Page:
100 Engineers Are Trying to Bring Elon Musk's Hyperloop Dream to Life
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Imagine shooting like a bullet from San Francisco to Los Angeles in only 30 minutes, zipping at just below the speed of sound through a steel vacuum tube, strapped into a spacey aluminum pod. Buh-bye traffic. Hello, Hyperloop.
Yes, that Hyperloop – the crazy one Elon Musk proposed as the “fifth mode of transport” back in August 2013 but had no time to realize. (The former PayPal Mafia member was too busy sweating artificial intelligence and making history at the helm of SpaceX and Tesla. Give the guy a break.)
Now, thanks to 100 of some of the world’s smartest engineers and designers, Musk’s Jetson-esque Hyperloop vision isn’t forever on the backburner. The dream team is now officially clocking hours for Hyperloop Transportation Technologies, Inc. [HTT], a unique JumpStartFund collaborative that formed back in September. Its express mission is to rise to the challenge laid out in Musk’s 57-page Hyperloop whitepaper.
The company yesterday released several documents detailing its ambitious plans moving forward. On top of needing to raise an estimated $16 billion to bring a commercially viable operation to fruition, the brains at HTT certainly have their work cut out for them. There are plenty of tricky physics, funding, construction and legal roadblocks assured ahead.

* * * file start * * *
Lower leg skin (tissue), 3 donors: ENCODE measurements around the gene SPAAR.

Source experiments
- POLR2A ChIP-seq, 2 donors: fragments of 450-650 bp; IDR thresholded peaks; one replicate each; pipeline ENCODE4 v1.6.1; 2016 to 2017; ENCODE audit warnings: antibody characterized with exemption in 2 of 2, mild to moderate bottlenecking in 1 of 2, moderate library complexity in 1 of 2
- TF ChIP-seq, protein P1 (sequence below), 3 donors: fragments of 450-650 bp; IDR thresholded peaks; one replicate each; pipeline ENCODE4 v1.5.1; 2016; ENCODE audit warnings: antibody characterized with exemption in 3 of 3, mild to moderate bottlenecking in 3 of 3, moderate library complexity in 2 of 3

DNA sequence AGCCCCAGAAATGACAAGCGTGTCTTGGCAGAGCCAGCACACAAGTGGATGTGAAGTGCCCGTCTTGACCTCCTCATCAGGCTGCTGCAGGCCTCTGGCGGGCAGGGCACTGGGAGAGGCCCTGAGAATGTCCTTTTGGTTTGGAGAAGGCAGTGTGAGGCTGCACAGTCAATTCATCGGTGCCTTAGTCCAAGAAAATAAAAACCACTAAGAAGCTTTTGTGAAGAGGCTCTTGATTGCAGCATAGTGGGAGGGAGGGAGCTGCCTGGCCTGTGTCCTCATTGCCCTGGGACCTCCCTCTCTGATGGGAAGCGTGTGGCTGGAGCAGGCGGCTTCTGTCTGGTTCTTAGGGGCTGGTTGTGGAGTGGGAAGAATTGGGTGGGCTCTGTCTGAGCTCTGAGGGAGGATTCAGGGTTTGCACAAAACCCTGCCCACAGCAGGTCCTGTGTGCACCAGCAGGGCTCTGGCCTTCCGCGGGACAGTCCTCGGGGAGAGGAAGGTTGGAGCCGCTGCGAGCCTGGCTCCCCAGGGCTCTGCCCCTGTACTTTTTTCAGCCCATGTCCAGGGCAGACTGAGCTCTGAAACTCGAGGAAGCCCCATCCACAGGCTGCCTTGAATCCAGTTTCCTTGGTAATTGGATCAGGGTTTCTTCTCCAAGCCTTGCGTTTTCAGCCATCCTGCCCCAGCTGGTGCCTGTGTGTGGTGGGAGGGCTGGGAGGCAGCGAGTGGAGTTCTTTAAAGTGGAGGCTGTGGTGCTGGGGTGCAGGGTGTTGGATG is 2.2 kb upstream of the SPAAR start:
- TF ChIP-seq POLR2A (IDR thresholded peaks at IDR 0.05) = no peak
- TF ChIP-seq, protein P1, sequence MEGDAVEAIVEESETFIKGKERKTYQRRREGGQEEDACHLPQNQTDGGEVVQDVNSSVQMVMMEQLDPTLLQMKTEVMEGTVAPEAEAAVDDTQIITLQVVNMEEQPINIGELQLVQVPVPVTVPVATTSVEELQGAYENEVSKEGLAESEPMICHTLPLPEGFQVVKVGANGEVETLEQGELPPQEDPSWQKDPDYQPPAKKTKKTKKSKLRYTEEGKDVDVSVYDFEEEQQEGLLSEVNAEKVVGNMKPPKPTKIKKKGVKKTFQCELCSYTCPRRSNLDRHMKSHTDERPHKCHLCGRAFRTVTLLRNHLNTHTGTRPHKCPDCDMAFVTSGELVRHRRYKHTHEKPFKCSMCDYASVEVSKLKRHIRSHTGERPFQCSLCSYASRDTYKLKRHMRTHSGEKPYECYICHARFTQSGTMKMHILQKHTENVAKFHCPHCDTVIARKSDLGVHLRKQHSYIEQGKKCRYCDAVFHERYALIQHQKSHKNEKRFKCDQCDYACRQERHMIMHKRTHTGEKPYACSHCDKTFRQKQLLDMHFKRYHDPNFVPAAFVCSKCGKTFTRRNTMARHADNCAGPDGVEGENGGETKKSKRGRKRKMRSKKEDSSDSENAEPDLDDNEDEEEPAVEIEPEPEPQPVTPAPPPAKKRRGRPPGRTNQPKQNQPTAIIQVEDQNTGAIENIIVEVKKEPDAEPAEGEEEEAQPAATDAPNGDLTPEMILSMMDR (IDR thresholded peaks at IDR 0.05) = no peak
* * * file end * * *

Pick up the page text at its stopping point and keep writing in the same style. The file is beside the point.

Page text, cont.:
Still, HTT CEO Dirk Ahlborn says the high-speed, solar-powered transport could become a reality in the next decade or so. If you regularly brave the almost 400-mile drive from San Francisco to Los Angeles -- and a lot of commuters do -- that’s not soon enough. The Hyperloop could get you there at a brisk 760 mph, in the length of a typical yoga class, in theory at least. And it won’t be terribly expensive. It’s expected to cost around only $30 per quick trip.
An L.A.-to-SanFran Hyperloop trip isn’t likely geographically and politically feasible, though, so HTT engineers are looking into alternate routes. Vegas, anyone? Los Angeles to Sin City might be a more attractive first route. Wherever the Hyperloop eventually debuts, yes, please, sign us up for a first ride.